Disciples, Fools and Enlightenment
Meet the patriarch, kill the patriarch! Meet the Buddha, kill the Buddha! — Rinzai Master Lin Chi
Strong, fiery words, to say the least. So strong that Western aspirants have conveniently misinterpreted them. Lin Chi’s paradoxical admonition is a koan — a mind-stopping utterance delivered to confound Ch’an (or Zen) students, shaking them loose of attachments to conventional knowledge and experience. The intended result was satori — a breakthrough of insight, leading to enlightenment.
With this koan, Lin Chi was warning against dependency on any supports (including a teacher) that do not promote true insight, psychological depth and self-responsibility. No Zen student would casually interpret his koan as a disavowal of the master (and the master’s indispensable role in spiritual awakening). Koans are inherently about shock value–this one a defiant contradiction of the central principle underlying all Buddhist sects: “take refuge in the Buddha.”
In the West, however, Lin Chi’s statement is often invoked to justify independence from the teacher or master within any tradition–as if the teacher, not the student, were the obstruction to spiritual growth. We overlook the fact that all great esoteric wisdom-traditions affirm the sacred authority of the master above all else.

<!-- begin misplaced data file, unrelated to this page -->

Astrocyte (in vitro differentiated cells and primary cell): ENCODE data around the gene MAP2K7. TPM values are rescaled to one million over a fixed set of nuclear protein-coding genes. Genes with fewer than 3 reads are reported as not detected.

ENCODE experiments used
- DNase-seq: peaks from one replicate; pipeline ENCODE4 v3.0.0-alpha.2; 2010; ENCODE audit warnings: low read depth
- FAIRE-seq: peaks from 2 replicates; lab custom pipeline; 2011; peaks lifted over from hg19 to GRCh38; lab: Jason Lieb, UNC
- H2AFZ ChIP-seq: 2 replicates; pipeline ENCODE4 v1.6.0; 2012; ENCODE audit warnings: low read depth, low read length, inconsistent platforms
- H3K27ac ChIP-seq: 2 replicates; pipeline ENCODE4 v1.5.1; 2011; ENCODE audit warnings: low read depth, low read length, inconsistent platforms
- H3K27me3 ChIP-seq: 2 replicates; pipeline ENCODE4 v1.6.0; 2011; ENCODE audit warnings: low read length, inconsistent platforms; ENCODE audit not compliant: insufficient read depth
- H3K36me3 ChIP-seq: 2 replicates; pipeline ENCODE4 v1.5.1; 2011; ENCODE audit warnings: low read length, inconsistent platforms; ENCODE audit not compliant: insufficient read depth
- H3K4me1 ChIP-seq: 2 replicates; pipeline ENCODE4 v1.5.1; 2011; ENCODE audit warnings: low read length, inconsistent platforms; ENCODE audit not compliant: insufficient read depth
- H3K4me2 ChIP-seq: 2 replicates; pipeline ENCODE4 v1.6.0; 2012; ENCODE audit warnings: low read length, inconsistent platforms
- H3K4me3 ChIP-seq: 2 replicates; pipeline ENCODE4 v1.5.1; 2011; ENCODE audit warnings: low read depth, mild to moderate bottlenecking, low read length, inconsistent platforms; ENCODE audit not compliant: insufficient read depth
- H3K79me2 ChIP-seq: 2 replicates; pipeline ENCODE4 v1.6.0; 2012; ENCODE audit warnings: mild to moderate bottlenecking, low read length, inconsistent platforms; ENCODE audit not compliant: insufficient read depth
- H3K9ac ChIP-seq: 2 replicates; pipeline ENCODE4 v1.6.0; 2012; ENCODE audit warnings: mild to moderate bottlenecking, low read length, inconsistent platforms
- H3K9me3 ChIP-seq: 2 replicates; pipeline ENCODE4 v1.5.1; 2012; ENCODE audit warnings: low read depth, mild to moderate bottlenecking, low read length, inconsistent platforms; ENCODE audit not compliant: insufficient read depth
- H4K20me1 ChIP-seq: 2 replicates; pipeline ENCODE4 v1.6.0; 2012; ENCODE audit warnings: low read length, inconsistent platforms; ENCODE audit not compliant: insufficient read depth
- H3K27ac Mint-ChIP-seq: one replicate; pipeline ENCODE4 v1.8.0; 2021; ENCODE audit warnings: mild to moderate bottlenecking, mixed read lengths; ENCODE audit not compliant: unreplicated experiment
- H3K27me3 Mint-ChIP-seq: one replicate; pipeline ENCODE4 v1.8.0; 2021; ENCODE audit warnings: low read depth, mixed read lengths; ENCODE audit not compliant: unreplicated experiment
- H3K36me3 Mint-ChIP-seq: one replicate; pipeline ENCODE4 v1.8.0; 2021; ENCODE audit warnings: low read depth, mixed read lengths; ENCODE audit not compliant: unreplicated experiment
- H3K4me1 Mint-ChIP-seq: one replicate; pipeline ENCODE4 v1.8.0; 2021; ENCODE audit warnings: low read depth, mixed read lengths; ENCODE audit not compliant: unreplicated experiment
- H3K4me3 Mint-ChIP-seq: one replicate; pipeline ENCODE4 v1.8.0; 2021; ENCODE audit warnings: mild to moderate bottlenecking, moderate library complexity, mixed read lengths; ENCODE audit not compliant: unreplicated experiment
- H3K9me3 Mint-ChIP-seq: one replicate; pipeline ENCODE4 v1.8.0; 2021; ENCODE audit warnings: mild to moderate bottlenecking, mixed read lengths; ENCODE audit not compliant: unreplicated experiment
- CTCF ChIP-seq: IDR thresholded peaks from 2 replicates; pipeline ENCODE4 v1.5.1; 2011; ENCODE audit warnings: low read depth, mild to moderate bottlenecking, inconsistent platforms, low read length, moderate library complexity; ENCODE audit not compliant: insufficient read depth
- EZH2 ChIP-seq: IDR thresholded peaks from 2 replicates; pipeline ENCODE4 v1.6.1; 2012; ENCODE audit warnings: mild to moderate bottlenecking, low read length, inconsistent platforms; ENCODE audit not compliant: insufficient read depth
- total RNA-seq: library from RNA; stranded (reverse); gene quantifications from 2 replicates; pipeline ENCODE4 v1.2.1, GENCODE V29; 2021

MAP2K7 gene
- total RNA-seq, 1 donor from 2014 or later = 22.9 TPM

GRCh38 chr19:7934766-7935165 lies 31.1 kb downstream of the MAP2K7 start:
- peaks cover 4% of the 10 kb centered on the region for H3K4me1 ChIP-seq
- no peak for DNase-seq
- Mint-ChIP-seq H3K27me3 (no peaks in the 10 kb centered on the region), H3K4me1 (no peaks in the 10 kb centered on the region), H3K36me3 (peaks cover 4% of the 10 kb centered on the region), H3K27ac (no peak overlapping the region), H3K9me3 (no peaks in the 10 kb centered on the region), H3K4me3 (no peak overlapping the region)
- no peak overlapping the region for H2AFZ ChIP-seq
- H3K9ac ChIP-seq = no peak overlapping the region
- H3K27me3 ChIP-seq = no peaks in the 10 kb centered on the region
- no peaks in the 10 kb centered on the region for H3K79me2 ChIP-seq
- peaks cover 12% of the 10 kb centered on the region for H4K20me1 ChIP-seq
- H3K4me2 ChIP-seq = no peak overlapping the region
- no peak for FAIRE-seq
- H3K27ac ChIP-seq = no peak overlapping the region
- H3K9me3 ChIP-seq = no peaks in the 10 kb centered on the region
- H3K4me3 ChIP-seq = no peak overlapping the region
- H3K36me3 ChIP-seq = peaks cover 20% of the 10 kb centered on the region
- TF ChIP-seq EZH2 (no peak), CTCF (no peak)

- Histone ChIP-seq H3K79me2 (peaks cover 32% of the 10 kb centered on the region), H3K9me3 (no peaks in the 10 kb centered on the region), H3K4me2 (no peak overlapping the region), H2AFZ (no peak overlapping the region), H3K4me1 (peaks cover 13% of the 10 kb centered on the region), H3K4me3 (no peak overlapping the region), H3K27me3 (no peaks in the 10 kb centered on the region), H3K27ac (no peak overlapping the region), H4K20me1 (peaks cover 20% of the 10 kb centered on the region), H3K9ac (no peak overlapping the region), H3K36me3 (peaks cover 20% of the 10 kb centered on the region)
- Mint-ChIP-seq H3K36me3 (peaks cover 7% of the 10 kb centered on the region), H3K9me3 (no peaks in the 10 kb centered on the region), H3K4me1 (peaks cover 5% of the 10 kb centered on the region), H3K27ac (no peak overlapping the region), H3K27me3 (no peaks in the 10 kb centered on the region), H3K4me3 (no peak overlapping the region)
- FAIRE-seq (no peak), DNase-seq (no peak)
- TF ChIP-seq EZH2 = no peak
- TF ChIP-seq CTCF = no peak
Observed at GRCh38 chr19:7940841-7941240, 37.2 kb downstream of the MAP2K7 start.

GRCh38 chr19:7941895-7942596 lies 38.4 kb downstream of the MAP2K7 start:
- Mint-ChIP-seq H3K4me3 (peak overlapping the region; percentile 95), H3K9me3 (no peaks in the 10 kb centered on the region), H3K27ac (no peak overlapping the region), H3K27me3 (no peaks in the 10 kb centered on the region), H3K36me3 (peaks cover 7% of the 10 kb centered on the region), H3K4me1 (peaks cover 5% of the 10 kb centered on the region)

It is not surprising that Westerners readily interpret the wisdom-traditions of the East in a manner that validates our preferred self-reliance–even when it comes to the real requirements for higher spiritual awakening. But there is another timely adage coming out of the collective wisdom-traditions, both East and West: “He who has himself for a master has a fool for a disciple.” Like it or not, authentic practice (leading to spiritual awakening) demands conscious, deliberate submission to the adept-teacher, and to all the necessary offenses inherent in the teacher-disciple relationship. To the dismay of many Western aspirants, such a relationship is patently not a democratic institution. And though it may be a hard pill to swallow, it is the master, not the aspirant, who provides effective spiritual guidance. Therefore, always choose a master wisely, but by all means, be wise and choose a master. As my own living master, Adi Da expresses it: